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United Food Bank and Services of Plant City Annual Report FY18 (Pages)

United Food Bank and Services of Plant City Annual Report FY18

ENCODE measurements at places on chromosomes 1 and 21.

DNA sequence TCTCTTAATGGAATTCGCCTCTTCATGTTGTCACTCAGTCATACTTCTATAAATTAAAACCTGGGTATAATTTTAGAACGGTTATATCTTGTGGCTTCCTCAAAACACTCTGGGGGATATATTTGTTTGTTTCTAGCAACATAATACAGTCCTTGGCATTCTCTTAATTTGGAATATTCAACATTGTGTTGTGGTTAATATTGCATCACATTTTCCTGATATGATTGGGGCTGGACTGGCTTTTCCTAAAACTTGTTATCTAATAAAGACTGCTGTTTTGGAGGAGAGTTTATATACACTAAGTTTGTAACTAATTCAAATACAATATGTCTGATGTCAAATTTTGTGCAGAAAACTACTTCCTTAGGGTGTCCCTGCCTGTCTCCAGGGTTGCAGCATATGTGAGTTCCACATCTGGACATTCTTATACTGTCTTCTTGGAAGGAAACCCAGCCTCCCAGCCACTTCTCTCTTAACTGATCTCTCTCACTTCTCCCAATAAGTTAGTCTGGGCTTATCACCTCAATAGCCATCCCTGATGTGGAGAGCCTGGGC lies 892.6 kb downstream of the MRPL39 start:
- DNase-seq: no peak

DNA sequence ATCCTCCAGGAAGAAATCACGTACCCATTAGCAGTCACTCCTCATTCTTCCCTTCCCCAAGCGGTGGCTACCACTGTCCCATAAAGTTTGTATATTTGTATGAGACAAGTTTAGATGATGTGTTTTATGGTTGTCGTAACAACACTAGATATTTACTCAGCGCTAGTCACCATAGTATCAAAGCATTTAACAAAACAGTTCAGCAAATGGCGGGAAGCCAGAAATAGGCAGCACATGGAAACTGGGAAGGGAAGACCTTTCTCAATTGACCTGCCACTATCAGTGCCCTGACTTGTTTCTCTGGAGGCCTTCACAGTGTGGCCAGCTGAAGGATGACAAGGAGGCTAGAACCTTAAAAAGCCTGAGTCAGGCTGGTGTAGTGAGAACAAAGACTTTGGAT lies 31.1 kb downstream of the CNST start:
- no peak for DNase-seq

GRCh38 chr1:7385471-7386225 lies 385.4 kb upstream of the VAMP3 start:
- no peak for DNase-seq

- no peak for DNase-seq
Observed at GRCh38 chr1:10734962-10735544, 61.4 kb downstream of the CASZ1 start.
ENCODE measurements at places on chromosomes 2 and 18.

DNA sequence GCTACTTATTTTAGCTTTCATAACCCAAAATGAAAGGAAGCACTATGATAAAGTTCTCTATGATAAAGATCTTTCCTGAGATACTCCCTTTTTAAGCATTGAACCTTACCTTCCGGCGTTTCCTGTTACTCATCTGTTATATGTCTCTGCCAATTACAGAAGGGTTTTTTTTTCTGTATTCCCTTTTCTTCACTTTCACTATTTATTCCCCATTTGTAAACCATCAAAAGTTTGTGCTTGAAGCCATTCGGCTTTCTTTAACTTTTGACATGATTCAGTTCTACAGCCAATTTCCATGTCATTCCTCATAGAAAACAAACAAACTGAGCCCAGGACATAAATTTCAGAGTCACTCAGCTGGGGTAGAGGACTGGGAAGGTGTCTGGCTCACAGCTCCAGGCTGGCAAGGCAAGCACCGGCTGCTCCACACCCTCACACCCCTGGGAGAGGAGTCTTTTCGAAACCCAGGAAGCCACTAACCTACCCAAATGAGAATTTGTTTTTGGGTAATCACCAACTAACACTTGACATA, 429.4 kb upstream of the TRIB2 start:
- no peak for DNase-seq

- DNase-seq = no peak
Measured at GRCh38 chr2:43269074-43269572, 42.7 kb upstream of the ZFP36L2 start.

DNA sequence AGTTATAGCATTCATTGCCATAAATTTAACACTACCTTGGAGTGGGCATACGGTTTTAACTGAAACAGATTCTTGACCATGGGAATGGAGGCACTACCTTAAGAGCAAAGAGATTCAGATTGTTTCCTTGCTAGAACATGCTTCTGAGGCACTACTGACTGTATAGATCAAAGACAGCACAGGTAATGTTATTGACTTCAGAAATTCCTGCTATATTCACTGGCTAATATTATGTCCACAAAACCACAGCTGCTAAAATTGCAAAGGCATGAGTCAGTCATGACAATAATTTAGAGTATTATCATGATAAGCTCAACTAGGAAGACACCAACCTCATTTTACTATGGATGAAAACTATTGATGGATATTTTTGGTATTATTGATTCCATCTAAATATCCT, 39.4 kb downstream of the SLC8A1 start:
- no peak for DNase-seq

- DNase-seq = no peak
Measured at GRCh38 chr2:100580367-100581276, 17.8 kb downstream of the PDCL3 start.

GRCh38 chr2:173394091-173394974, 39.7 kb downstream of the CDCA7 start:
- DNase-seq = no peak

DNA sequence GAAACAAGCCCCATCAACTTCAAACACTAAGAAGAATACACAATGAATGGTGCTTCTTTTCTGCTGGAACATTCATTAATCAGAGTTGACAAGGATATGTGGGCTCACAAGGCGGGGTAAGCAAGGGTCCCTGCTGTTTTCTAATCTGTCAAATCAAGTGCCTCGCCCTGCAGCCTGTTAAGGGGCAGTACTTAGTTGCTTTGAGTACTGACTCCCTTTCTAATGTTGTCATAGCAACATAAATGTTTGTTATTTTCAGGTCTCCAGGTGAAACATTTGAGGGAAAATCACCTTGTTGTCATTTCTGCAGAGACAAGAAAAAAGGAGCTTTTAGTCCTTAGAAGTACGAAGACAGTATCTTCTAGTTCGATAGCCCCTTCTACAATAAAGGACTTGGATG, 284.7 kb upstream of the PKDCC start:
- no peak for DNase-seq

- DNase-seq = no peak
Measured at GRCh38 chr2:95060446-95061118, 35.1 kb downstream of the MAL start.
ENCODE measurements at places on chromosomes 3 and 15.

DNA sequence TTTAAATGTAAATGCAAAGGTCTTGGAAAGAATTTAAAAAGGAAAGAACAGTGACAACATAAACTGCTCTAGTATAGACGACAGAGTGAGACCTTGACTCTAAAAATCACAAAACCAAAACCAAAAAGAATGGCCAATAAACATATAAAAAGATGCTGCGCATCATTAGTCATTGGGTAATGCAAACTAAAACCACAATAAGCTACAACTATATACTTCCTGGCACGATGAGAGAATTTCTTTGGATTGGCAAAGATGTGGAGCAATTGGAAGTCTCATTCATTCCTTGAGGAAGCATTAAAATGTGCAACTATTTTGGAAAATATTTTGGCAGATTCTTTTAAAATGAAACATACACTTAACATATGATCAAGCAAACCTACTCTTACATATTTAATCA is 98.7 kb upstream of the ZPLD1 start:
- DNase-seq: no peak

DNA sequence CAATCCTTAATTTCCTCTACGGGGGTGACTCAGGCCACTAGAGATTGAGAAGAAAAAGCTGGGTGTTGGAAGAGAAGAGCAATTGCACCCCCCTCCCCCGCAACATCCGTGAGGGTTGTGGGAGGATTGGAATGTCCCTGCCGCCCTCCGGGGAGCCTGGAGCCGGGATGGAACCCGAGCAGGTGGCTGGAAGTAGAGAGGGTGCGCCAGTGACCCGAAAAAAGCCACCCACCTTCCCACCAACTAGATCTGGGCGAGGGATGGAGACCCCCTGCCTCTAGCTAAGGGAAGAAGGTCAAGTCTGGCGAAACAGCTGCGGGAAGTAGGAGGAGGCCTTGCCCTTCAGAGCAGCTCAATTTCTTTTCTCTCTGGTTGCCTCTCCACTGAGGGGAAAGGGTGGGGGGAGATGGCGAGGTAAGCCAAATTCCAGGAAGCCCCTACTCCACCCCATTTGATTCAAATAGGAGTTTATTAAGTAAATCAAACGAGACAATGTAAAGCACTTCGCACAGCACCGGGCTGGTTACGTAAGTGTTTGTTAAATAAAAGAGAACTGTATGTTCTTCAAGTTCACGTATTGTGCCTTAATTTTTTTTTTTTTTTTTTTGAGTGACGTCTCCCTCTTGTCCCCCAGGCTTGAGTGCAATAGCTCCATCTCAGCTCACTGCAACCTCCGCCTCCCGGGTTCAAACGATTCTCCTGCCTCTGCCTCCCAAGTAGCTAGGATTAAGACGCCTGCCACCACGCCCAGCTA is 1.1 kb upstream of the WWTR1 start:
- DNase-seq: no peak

United Food Bank and Services of Plant City, Inc. Annual Report 2017-18 Providing a hand up and not a hand out To provide assistance for those in need, moving them from a state of hunger and impoverishment to self-suffi ciency, empowerment, and self-reliance. In looking back over the last year, the United Food Bank and Services of Plant City is grateful to its many supporters as we report a 73 percent increase in contributions, fundraising, and grant activity from the previous year as verified in our most recent, annual audit completed for the year ending June 30, 2018 by Raulerson Castillo & Company, Certified Public Accountants. With this good news comes a staggering reality for the working poor served by this agency: while fundraising is more successful than in years past, food donations are not keeping pace with the extreme increase in demand. The available product gap is significant. While food contributions increased by 64 percent two years ago from fiscal year FY2016 to FY2017, there was only a 7 percent increase in food contributions this last year from FY2017 to FY 2018: $3,587,700 donated in 2017 compared to $3,831,621 in 2018 to support an 18 percent increase in people served. The food bank is struggling to stock the shelves in order to serve vulnerable children and families with food insecurities in Plant City, Dover, Seffner, Valrico, Thonotosassa, and Lithia. We can have up to 300 cars on any given day wrapped around our building at 702 E. Alsobrook Street in Plant City, with children, families, and individuals all in need of assistance and counting on their local food bank, in operation since 1991, to provide a hand up and not a hand out. What has changed to account for the decrease in food supplies donated to United Food Bank? For one, supermarket and wholesale inventory systems are more precise so overruns and unused food supplies— United Food Bank shelf-stable inventory transported with our own refrigerated box truck—are less than last year. Feeding Tampa Bay, part of the Feeding America network, supplies the United Food Bank with 4 percent of its donated food at an annual cost, while the remaining 96 percent of inventory is donated and picked up at Publix (a long-standing partner), supplied generously by Gordon Foods and Star Distribution, donated by residents or corporations, or purchased with general operating funds by the food bank. I hope to close the gap between supply and demand by identifying funding for our core program: hunger relief. Only when someone has food security can they then focus on their health, parenting, success in school, income stability, affordable housing, and a living wage. First things first. Mary Heysek